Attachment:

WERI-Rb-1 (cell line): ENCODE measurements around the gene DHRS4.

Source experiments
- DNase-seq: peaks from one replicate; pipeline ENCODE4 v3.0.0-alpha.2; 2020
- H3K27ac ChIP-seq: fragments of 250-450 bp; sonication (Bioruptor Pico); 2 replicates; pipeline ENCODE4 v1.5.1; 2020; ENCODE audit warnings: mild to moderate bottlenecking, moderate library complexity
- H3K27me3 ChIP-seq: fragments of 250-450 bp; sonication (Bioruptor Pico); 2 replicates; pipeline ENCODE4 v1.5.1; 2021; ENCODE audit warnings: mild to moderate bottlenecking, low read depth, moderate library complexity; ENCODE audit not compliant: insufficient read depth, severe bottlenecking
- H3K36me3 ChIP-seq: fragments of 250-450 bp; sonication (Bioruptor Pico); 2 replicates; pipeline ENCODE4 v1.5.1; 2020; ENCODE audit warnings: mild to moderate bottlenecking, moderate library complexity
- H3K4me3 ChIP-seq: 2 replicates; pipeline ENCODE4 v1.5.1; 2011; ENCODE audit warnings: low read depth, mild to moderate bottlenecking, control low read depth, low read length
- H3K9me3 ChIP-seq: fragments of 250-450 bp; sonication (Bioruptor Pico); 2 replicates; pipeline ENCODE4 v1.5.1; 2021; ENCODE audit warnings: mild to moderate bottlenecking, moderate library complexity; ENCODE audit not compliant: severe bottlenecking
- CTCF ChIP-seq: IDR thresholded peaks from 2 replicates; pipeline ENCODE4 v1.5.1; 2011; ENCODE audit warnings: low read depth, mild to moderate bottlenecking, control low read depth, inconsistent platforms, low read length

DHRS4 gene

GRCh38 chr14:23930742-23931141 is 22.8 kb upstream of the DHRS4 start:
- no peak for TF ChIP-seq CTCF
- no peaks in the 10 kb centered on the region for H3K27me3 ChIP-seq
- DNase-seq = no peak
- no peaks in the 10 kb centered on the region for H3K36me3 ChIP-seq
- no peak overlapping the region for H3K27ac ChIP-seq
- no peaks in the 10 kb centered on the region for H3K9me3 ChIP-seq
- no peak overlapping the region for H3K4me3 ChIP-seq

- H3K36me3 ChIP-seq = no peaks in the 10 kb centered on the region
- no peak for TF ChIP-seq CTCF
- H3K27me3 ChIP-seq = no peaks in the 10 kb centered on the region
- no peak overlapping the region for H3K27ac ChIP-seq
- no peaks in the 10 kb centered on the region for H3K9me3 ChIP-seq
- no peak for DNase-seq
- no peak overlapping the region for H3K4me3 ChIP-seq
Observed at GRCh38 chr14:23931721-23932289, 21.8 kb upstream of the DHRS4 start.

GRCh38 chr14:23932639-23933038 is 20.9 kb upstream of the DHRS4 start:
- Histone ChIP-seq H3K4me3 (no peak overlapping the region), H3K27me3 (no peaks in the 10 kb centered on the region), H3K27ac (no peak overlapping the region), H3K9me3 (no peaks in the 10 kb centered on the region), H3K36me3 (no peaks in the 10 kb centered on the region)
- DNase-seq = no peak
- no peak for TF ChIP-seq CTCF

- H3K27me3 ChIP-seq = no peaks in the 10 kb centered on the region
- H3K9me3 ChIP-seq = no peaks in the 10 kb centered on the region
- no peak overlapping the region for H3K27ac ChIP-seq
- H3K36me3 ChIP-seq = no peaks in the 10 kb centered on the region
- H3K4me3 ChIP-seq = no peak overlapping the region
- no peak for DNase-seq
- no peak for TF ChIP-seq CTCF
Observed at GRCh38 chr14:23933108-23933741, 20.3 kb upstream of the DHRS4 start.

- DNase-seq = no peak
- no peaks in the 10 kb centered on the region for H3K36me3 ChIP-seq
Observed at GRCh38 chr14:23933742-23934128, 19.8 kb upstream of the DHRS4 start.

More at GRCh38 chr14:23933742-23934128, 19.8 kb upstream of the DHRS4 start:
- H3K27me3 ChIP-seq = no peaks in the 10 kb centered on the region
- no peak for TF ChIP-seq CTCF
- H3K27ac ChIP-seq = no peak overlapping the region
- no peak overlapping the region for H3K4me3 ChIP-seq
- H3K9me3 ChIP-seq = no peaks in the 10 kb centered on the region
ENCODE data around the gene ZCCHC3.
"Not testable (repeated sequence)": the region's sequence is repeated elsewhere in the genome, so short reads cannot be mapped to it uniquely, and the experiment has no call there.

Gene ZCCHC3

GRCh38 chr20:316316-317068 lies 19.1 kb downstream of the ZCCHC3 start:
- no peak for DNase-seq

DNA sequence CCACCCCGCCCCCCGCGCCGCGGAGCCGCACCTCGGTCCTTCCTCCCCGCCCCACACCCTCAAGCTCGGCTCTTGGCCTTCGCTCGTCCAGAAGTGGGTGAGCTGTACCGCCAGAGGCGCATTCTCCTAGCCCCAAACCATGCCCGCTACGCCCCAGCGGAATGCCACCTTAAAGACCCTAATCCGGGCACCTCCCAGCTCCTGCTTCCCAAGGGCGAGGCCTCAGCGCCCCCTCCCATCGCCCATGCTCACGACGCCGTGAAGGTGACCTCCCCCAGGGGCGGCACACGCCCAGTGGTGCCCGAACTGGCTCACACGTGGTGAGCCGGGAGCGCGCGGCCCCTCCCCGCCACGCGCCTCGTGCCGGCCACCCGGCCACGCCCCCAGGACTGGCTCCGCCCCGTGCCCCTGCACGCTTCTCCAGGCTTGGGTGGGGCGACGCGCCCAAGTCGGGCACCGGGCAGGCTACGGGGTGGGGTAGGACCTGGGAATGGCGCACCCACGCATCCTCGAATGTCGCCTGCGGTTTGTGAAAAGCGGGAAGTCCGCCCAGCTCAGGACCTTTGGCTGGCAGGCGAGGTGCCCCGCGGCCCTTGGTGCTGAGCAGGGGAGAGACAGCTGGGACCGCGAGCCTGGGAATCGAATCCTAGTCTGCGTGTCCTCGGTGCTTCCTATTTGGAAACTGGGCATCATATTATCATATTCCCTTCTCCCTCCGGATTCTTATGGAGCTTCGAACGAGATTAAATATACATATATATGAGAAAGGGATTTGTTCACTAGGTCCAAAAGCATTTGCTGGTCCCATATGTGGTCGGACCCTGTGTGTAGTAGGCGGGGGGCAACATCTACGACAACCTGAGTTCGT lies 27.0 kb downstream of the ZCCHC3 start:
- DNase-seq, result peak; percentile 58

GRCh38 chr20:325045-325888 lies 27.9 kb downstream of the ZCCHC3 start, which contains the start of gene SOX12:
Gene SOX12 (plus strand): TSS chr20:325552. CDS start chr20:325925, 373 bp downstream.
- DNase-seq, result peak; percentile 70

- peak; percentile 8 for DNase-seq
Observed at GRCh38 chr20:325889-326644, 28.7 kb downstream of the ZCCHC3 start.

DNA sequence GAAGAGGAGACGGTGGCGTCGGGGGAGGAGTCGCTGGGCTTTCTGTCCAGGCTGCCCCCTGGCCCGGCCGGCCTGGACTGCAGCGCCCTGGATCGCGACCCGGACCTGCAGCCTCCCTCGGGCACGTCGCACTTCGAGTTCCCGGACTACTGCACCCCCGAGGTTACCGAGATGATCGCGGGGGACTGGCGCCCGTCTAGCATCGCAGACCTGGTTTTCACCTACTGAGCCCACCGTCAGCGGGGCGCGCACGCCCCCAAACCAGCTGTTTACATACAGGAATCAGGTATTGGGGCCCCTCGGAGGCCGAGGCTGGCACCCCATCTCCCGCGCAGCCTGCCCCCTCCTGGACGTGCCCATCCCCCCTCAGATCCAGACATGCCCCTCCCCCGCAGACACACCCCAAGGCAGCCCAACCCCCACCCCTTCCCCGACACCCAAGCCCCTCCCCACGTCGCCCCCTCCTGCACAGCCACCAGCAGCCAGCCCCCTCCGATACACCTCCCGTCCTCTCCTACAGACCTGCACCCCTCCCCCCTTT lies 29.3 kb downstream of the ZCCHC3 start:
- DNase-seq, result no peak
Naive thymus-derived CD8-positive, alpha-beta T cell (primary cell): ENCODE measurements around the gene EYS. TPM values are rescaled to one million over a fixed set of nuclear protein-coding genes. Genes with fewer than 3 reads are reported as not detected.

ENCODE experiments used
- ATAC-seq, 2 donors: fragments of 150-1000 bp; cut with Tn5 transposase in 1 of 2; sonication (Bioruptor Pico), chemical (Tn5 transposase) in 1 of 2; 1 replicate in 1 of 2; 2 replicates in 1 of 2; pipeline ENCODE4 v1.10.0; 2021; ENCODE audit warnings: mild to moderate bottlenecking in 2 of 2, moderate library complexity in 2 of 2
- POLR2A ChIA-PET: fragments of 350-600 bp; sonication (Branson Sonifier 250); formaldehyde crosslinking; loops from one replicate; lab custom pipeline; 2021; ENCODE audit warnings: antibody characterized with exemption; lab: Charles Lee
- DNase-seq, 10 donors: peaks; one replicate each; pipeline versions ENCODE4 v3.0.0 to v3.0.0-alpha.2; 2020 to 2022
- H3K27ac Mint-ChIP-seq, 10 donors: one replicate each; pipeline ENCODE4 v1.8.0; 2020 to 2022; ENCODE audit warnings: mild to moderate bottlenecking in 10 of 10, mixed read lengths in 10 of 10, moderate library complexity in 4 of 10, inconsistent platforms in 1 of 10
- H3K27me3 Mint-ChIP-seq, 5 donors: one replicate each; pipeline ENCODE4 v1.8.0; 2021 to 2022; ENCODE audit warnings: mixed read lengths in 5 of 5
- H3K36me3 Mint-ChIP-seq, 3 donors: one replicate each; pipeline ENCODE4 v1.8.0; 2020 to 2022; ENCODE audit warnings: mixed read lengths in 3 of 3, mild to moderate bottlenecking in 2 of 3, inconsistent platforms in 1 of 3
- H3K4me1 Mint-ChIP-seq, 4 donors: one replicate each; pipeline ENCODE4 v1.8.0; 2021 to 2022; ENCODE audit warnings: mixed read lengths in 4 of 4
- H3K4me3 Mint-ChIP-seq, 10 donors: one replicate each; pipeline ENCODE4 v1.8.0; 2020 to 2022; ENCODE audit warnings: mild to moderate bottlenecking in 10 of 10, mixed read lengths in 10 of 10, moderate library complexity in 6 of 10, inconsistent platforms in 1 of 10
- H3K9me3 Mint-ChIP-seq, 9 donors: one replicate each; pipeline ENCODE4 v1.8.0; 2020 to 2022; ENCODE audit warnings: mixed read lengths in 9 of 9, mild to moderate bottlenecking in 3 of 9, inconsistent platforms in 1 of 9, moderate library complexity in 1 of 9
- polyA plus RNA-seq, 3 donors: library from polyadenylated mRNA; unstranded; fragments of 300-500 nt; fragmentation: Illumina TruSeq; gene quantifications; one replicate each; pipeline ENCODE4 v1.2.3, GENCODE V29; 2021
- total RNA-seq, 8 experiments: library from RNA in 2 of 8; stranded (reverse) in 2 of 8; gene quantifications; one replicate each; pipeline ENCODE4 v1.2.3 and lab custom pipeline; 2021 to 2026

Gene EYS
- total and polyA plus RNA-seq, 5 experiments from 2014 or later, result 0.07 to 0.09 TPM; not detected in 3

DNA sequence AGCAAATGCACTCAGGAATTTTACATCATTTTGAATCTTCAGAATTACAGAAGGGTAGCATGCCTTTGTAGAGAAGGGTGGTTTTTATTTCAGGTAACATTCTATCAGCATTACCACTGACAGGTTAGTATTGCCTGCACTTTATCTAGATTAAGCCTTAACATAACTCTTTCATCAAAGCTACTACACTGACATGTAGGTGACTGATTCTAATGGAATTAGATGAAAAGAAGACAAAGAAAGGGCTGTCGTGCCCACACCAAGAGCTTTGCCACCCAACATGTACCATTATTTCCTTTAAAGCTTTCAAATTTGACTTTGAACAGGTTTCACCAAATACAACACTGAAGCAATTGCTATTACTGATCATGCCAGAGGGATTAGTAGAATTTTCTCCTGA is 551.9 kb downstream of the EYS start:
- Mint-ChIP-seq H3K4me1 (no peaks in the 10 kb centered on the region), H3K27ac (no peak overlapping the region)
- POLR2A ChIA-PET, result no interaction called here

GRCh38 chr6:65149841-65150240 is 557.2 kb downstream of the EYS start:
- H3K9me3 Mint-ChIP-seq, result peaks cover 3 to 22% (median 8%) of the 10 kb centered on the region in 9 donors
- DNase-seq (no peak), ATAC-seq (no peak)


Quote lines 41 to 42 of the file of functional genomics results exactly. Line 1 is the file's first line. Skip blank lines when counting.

Observed at GRCh38 chr14:23933742-23934128, 19.8 kb upstream of the DHRS4 start.

More at GRCh38 chr14:23933742-23934128, 19.8 kb upstream of the DHRS4 start: